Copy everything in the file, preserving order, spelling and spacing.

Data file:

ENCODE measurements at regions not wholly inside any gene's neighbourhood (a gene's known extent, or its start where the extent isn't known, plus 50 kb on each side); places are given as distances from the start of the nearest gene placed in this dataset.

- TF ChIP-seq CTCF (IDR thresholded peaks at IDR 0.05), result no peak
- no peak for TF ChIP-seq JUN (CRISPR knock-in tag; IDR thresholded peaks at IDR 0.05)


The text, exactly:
ENCODE measurements at regions not wholly inside any gene's neighbourhood (a gene's known extent, or its start where the extent isn't known, plus 50 kb on each side); places are given as distances from the start of the nearest gene placed in this dataset.

- TF ChIP-seq CTCF (IDR thresholded peaks at IDR 0.05), result no peak
- no peak for TF ChIP-seq JUN (CRISPR knock-in tag; IDR thresholded peaks at IDR 0.05)